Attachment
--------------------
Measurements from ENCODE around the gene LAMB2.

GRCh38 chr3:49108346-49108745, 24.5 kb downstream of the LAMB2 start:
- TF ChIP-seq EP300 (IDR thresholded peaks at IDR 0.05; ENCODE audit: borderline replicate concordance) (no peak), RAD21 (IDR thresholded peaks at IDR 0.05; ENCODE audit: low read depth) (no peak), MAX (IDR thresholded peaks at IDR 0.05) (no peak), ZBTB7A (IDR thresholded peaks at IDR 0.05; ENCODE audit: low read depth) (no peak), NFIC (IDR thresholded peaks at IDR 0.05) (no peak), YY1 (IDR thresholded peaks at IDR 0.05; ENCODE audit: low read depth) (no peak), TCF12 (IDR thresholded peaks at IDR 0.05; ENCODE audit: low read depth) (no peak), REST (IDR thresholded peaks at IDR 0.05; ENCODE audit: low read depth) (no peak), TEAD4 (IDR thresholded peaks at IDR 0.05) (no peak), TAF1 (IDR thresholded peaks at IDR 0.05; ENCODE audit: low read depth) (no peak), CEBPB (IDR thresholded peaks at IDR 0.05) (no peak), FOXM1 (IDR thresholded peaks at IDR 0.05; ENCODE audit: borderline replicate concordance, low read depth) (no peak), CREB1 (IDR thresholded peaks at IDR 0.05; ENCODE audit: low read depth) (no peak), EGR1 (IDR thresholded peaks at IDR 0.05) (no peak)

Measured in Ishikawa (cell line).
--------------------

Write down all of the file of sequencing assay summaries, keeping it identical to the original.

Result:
Measurements from ENCODE around the gene LAMB2.

GRCh38 chr3:49108346-49108745, 24.5 kb downstream of the LAMB2 start:
- TF ChIP-seq EP300 (IDR thresholded peaks at IDR 0.05; ENCODE audit: borderline replicate concordance) (no peak), RAD21 (IDR thresholded peaks at IDR 0.05; ENCODE audit: low read depth) (no peak), MAX (IDR thresholded peaks at IDR 0.05) (no peak), ZBTB7A (IDR thresholded peaks at IDR 0.05; ENCODE audit: low read depth) (no peak), NFIC (IDR thresholded peaks at IDR 0.05) (no peak), YY1 (IDR thresholded peaks at IDR 0.05; ENCODE audit: low read depth) (no peak), TCF12 (IDR thresholded peaks at IDR 0.05; ENCODE audit: low read depth) (no peak), REST (IDR thresholded peaks at IDR 0.05; ENCODE audit: low read depth) (no peak), TEAD4 (IDR thresholded peaks at IDR 0.05) (no peak), TAF1 (IDR thresholded peaks at IDR 0.05; ENCODE audit: low read depth) (no peak), CEBPB (IDR thresholded peaks at IDR 0.05) (no peak), FOXM1 (IDR thresholded peaks at IDR 0.05; ENCODE audit: borderline replicate concordance, low read depth) (no peak), CREB1 (IDR thresholded peaks at IDR 0.05; ENCODE audit: low read depth) (no peak), EGR1 (IDR thresholded peaks at IDR 0.05) (no peak)

Measured in Ishikawa (cell line).